|San Francisco CIty Hall. Photo by Jay Graham|
Having caught on in much of the West for centuries, male circumcision is taken for granted in most communities. But for Jews, the circumcision of our sons is a time for celebration, often bringing together family and loved ones to reaffirm the covenant between God and the Jews in the same method practiced since Abraham. Starting in 2009, however, this rite faced a challenge from Massachusetts. A national anti-circumcision movement, propelled by so-called “intactivists,” proposed to the Massachusetts State House legislation that would have banned circumcision. They were successful in compelling public testimony on the subject, but the legislation fell flat immediately. Learning from this, the anti-circumcision movement set their eyes on San Francisco, California, home to a robust, democratic process of placing proposed legislation on the local ballot for public vote. In October, 2010, the anti-circumcision activists launched a campaign to gather signatures to place on the San Francisco municipal ballot a measure that would criminalize those who perform circumcision, making it a crime punishable by up to a year in County jail and a fine of $1,000. If it were to pass, this measure would create a de facto ban on circumcision within the City and County of San Francisco. The San Francisco Jewish Community Relations Council took notice.
The JCRC faced a dilemma. This could clearly be a problem for the Jewish community, but at this stage, it was just another proposed law in a State that allows for voter-initiated propositions. It was not yet clear if there was momentum behind the proposed measure, and the JCRC didn’t want to fuel the issue, so they decided to avoid creating a media worthy campaign. Then, in the spring of 2011, the petition had gathered enough signatures to be placed on the ballot in the coming election. Should the JCRC continue to ignore it, or undertake a massive and likely costly campaign to defeat it?
The goal of the ban’s supporters was largely to start a debate on male circumcision that they hoped would spread across the country. They used deceiving language in the measure, referring NOT to male circumcision, but instead to “genital cutting of male minors,” in a false attempt to draw an analogy to female genital mutilation. Indeed, the measure referred to “mutilation of the foreskin, testicles, or penis.” The JCRC, under the leadership of Abby Michelson Porth, decided that this intentionally deceiving language could not go unchallenged, particularly given the diverse demographics of San Francisco, with immigrant groups and others who might not already be aware of circumcision, its purpose, and the health benefits. Given the national reach of the anti-circumcision movement, it was recognized that this might not be the last challenge to circumcision. JCRC recognized that a defeat the ban in San Francisco would help other communities do so as well. So the JCRC set up a website (www.stopcircban.com) and started to build support for their campaign.In this corner…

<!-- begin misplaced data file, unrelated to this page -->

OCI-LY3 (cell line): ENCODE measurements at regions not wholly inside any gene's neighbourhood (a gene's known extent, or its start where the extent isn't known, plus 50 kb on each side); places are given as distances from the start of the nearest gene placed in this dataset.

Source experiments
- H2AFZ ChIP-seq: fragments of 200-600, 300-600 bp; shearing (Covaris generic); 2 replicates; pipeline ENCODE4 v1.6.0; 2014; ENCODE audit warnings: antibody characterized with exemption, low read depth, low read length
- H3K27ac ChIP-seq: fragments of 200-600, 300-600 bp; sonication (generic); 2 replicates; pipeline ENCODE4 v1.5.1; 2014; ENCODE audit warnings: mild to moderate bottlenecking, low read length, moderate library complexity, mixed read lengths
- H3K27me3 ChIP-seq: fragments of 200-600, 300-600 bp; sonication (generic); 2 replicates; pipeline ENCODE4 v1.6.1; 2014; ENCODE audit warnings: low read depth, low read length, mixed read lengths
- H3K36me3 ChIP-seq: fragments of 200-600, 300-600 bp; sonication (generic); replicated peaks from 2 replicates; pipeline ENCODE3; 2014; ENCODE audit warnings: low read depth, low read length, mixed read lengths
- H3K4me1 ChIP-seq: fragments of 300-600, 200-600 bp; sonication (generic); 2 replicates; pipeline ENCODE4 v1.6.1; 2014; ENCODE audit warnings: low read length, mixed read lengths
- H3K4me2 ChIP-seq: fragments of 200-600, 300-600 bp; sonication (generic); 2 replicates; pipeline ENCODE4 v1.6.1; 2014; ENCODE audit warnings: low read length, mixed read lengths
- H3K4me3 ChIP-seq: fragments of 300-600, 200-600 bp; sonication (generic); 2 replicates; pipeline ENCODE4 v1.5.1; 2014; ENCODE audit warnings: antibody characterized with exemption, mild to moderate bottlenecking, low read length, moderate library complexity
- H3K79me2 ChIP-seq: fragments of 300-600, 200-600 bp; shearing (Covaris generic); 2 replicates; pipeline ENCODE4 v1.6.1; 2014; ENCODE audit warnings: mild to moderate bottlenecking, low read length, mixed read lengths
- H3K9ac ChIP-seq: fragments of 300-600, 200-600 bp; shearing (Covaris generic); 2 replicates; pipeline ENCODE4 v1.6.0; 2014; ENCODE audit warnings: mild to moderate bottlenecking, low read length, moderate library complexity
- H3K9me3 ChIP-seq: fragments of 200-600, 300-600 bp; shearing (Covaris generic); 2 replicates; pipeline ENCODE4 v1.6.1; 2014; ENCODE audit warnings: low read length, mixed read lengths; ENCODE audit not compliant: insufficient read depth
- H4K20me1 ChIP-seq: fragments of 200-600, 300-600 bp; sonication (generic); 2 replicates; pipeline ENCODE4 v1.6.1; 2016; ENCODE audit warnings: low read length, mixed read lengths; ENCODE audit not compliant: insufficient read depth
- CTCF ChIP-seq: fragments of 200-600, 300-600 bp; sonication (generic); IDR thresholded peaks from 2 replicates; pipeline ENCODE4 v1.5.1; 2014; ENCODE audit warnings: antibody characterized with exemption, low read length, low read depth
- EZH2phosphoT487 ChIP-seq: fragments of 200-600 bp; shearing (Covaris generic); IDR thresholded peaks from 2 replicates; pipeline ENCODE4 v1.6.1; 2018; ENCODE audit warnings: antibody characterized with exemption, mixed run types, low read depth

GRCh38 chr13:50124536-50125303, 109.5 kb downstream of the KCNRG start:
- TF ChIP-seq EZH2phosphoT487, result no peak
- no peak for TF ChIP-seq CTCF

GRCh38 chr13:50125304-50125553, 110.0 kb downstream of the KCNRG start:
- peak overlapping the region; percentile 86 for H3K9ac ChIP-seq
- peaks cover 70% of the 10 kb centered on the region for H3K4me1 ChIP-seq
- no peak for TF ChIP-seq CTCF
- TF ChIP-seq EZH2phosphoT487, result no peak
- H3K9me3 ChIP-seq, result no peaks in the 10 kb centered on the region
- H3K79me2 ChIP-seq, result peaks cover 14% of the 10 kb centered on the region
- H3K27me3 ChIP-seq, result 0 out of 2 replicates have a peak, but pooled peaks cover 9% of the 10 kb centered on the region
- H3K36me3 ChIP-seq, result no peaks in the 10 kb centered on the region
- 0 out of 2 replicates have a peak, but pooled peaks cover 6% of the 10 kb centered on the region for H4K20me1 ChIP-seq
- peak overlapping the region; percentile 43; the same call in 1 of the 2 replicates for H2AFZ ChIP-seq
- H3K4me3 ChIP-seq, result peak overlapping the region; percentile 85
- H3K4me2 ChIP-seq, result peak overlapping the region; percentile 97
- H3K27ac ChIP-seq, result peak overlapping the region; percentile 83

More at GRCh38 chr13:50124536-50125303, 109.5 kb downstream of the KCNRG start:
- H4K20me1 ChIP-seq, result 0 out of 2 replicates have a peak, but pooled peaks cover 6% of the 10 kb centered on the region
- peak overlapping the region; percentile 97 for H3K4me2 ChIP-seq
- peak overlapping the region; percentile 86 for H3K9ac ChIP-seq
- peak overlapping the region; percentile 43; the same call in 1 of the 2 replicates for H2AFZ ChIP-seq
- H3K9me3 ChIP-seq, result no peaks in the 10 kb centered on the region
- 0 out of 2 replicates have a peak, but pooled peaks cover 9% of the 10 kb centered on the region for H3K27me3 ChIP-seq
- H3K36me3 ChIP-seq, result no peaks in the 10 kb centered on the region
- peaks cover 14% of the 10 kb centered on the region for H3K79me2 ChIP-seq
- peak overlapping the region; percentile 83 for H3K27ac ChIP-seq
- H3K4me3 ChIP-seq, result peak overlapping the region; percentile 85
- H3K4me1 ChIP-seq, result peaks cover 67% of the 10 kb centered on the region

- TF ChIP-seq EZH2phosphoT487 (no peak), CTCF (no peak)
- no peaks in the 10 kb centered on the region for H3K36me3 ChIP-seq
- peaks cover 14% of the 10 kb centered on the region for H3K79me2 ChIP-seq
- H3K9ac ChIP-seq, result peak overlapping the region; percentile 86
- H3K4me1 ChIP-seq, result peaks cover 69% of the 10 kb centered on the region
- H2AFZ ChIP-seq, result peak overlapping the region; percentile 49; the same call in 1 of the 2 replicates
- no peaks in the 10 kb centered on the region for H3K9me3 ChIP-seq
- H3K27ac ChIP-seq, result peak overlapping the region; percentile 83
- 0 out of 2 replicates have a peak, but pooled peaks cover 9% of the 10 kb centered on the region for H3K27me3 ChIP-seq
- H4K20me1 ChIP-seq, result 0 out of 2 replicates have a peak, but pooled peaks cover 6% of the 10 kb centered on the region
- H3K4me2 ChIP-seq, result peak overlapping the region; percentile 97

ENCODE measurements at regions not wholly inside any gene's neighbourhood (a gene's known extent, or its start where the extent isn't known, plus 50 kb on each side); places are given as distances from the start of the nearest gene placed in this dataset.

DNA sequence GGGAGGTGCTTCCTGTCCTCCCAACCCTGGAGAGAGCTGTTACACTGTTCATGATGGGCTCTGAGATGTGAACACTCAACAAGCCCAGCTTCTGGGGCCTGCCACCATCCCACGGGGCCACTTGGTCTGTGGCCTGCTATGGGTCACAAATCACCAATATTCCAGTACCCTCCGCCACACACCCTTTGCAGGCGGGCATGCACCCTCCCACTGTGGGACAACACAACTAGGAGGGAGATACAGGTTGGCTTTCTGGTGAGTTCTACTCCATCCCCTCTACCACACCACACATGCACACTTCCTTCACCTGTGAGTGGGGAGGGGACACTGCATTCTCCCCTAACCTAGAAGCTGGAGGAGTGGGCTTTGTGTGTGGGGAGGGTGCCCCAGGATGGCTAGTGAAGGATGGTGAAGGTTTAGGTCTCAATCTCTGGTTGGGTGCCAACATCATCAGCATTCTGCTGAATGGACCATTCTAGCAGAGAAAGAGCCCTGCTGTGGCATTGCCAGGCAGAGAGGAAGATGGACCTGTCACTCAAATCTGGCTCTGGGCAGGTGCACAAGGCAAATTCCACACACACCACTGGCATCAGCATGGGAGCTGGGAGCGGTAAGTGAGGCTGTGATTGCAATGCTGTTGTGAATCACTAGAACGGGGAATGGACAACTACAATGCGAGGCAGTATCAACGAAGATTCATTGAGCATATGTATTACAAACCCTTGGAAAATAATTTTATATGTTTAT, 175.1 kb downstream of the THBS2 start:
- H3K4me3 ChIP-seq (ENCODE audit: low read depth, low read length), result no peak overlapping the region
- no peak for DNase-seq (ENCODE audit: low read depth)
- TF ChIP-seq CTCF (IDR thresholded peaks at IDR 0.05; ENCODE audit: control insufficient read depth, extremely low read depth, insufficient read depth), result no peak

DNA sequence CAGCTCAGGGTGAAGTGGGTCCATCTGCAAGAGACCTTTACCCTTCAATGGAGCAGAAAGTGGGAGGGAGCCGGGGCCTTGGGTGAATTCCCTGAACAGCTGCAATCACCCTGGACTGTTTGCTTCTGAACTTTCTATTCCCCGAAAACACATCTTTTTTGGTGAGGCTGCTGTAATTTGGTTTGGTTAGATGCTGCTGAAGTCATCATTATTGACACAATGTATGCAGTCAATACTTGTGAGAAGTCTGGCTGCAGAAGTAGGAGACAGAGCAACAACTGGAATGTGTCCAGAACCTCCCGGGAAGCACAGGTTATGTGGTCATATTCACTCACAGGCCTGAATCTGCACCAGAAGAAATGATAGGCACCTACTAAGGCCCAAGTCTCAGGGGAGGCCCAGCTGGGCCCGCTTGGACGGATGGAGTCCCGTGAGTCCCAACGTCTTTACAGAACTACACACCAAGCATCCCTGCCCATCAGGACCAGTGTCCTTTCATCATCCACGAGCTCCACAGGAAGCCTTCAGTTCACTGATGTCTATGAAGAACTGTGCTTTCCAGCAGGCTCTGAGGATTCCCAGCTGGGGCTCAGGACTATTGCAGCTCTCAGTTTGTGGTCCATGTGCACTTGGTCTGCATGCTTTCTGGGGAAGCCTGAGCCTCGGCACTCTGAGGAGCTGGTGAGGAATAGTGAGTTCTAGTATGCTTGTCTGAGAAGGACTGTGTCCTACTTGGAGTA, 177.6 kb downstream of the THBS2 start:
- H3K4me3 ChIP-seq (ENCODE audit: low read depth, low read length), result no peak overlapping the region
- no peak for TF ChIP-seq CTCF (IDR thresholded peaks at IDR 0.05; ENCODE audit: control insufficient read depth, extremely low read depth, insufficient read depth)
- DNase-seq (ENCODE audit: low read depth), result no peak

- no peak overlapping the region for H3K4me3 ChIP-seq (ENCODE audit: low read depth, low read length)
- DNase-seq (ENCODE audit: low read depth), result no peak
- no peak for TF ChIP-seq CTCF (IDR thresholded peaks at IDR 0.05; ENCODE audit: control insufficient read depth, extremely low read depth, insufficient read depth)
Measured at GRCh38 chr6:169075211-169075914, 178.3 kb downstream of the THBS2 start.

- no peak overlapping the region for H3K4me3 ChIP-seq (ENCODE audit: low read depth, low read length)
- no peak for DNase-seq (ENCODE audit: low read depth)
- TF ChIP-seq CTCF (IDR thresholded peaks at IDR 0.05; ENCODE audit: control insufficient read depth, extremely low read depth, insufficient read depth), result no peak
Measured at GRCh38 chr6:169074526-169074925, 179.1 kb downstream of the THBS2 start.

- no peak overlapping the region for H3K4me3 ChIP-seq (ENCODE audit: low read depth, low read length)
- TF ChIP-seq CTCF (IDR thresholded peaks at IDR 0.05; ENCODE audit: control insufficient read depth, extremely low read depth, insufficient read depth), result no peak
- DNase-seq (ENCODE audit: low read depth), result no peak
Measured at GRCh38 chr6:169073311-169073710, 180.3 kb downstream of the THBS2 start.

|Foreskin Man tries to save a baby from the Monster Mohel.|
So who are the proponents of this ban? What was the JCRC up against?
The opponents of circumcision are part of a well organized national campaign, active across the country with a strategy taken from the playbook of anti-abortion activists. These groups have been slowly chipping away at the practice for some time. For instance, thanks to their efforts, 18 states no longer provide Medicaid reimbursement to doctors performing circumcisions, making the practice particularly costly for low income families and people of color, many of whom are already in higher risk categories for the very diseases known to be reduced by circumcision.
The anti-circumcision crowd is helped by a coalition of national supporters. It includes a wealthy Texas oilman who has been a particularly important financial backer, segments of the “natural birth” community who harbor suspicion of western medicine, and a sub-culture in the gay community concerned with circumcision’s effect on male sexual satisfaction. But one individual was of particular importance: Matthew Hess, the author of the San Francisco ban. He actually lives 500 miles away, in San Diego. He has written language for similar measures across the country. As the campaign got under way, the JCRC became aware of past writings of Hess’s that betrayed his anti-Semitic leanings. Hess authored a series of anti-circumcision themed comic books starring “Foreskin Man.” The cartoons use classic anti-Semitic tropes and characterizations right out of Nazi propaganda. For instance, in one comic, the heroes kidnap a Jewish baby before he can be circumcised and celebrate around a bonfire, with a menorah as fuel. The media’s focus on Hess, and his sympathetic supporters, including the measure’s San Francisco-based supporters and spokespeople, was helpful in building support.